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The mRNA of hif-1α is considered as being constitutively and ubiquitously expressed, regardless of the level of oxygen tension. However many recent reports have showed that hif-1α mRNA could be regulated by natural antisense transcripts, potential microRNAs, and low O2. In this study, it was found that a deficiency of JNK2 expression reduced HIF-1α protein induction in response to nickel treatment resulting from the impaired expression of hif-1α mRNA. Both the promoter luciferase assay and mRNA degradation assay clearly showed that depletion of JNK2 affected stability of hif-1α mRNA, rather than regulated its transcription. In addition, nucleolin, a classic histone chaperone, was demonstrated to physically bind to hif-1α mRNA and maintain its stability. Further investigation indicated that JNK2 regulated nucleolin expression and might in turn stabilize hif-1α mRNA. Collectively, we provided one more piece of evidence for the oncogenic role of JNK2 and nucleolin in regulating the cancer microenvironments by controlling HIF-1α expression.
Nickel is a widely distributed natural metal, and humans are constantly exposed to environmental nickel because of its constitutive release from natural sources, or pollutants from nickel manufacturing industries or airborne particles from combustion of fossil fuels (1). The causality between nickel exposure and cancer development has been supported by both animal studies and epidemiologic investigations (2). It was reported that both the genetic and epigenetic factors were attributable to the carcinogenic characteristics of mode of action for nickel (3, 4). Induction of hypoxia-inducible factor-1α (HIF-1α)3 by nickel treatment was documented both in vivo and in vitro (5). The reports from our group and others have demonstrated the requirement of HIF-1α for the malignant transformation caused by nickel exposure in cultured cell system (6–8). However, the molecular mechanisms about the regulation of HIF-1α expression after nickel exposure are far from fully understood.
HIF-1 is a heterodimeric transcription factor, and plays a key role in cellular adaptations to a deficiency of oxygen supply by controlling expressions of a series of genes involved in angiogenesis, oxygen transport, and glucose metabolism (9). HIF-1 consists of an oxygen-regulated HIF-1α subunit and a constitutively expressed hydrocarbon receptor nuclear translocator (also called HIF-1β or ARNT) (7). Dysregulation of HIF-1α occurs in renal cell carcinoma, breast, lung, and ovarian cancers, with a strong correlation to tumor metastasis and a poor prognosis for patients (10). HIF-1α protein is very dynamic in normoxia, and is normally regulated by post-translational mechanism. In contrast, hif-1α mRNA is constitutively and ubiquitously expressed, regardless of the level of oxygen tension (11). However, an increasing number of recent studies have shown that hif-1α mRNA could be regulated by natural antisense transcripts (12, 13), potential microRNAs (14, 15), and low O2 pressure in the renal medulla in rats (16) and sea bass (17). The hif-1α mRNA contains 823 bp long 3′-UTR that is AU-rich and contains AUUUA pentamers that are conserved among rat, mouse, and human (15, 16). It is now known that a group of RNA-binding proteins can bind to AU-rich elements (ARE) in 3′-UTR of mRNA and regulate the mRNA turnover rate (60). In studies reported here, it was found for the first time that nucleolin could physically bind to and stabilize hif-1α mRNA in cell culture system.
Nucleolin (also known as C23) is a multifunctional phosphoprotein whose expression is abundant, i.e. it represents up to 5~10% of nucleolar proteins in exponentially-growing cells (18). Nucleolin is also implicated in several pathologies including viral infection (19), autoimmune diseases (20), Alzheimer disease (21), Parkinson disease (22), and cancer development (40). The role of nucleolin in these pathological processes roots from its function(s) in DNA metabolism, chromatin re-modeling, ribosome biogenesis and mRNA decay (23). Nucleolin has been found to bind to the mRNA of several important genes, including p53 (24), bcl-2 (25), and bcl-xl (26), leading to regulation on mRNA turnover or translation. Moreover, nucleolin has been shown to have binding activity to a number of G-rich oligonucleotides, like the G-quadruplex structure in the promoter region of c-myc gene (27) and vegf gene (28). Gonzalea et al. showed, in an in vitro filter binding assay, that nucleolin bound to the G-quadruplex structure in 5′-UTR of hif-1α mRNA (27). However, it is still open for investigation as to whether or not nucleolin could regulate HIF-1α expression in vivo. Therefore, the goal of this study, reported here, was to obtain experimental evidence for this issue in a cell culture model.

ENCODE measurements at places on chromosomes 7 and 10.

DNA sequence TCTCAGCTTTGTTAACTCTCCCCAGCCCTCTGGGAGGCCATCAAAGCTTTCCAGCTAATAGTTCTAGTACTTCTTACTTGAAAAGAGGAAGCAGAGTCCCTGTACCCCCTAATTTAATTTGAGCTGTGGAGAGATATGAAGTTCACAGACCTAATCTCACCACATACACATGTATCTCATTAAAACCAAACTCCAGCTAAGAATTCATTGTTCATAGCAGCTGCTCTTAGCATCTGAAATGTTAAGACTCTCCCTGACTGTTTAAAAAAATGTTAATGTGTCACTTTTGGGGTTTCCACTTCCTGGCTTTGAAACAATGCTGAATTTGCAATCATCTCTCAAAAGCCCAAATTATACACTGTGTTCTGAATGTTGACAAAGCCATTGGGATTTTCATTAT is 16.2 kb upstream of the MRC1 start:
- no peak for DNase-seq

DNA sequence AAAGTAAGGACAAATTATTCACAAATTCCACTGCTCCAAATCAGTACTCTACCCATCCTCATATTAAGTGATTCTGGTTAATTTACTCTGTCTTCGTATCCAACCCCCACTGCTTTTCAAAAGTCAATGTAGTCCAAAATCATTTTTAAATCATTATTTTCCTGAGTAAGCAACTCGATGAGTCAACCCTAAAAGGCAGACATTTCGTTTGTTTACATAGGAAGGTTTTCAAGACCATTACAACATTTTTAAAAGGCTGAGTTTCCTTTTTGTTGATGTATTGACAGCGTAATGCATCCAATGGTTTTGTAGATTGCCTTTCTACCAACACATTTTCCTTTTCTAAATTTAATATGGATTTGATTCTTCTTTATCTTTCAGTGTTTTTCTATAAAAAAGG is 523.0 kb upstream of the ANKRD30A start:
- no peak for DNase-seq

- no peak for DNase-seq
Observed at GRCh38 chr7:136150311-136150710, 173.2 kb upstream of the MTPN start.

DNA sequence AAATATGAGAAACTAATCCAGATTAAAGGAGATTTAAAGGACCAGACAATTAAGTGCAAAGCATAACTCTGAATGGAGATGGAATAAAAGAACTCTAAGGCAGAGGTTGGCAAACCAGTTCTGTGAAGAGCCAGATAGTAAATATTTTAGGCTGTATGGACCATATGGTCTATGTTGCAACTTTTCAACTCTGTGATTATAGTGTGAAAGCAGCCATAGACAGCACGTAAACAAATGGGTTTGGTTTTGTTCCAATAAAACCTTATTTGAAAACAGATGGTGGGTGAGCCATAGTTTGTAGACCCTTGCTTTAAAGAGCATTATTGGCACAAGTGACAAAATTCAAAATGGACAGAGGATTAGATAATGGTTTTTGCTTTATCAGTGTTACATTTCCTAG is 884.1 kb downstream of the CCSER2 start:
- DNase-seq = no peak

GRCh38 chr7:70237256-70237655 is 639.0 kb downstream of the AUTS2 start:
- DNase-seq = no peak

Mouse embryonic fibroblasts (MEFs), including WT cells and JNK2−/− cells (29) as well as their stable transfectants, mouse fibroblast NIH3T3 cells, and human embryonic kidney cells HEK293T were cultured in DMEM (Invitrogen, Grand Island, NY) supplemented with 10% FBS (Nova-Tech, Grand Island, NE). The MEFs were immortalized according to 3T3 protocol (30). Tristetraprolin (TTP) knock-out MEFs and WT MEFs (31) were kindly provided by Dr. Perry J. Blackshear (National Institute of Environmental Health Sciences). The cells were cultured in DMEM supplemented with 10% FBS, and identified by PCR, using the primers of 5′-CTG AGC TGT CAC CCT CAC CT-3′and 5′-TGG TGC TGG GGG TAG TAG AC-3′. Actinomycin D was purchased from Calbiochem. Cordycepin was purchased from Santa Cruz Biotechnology Inc. Nickel chloride was purchased from Sigma-Aldrich. Dimethyloxalylglycine (DMOG) was purchased from Frontier Scientific (Logan, UT). λ protein phosphatase was purchased from New England Biolabs (Ipswich, MA). Antibodies against HIF-1α (for Western blotting) and HIF-1β were purchased from Novus Biologicals, Inc. (Littleton, CO); Anti-JNK1 antibody was from Invitrogen (Carlsbad, CA); Antibodies against non-phosphorylated c-Jun, JNK1/2, phosphor-c-Jun at Ser-73, phosphor-JNK at Thr-183/Tyr-185 were purchased from Cell Signaling Technology (Beverly, MA); anti-β-actin, α-tubulin, HA, nucleolin, and HIF-1α (for immunoprecipitation) antibodies were purchased from Sigma; Anti-GFP antibody was purchased from Santa Cruz Biotechnology.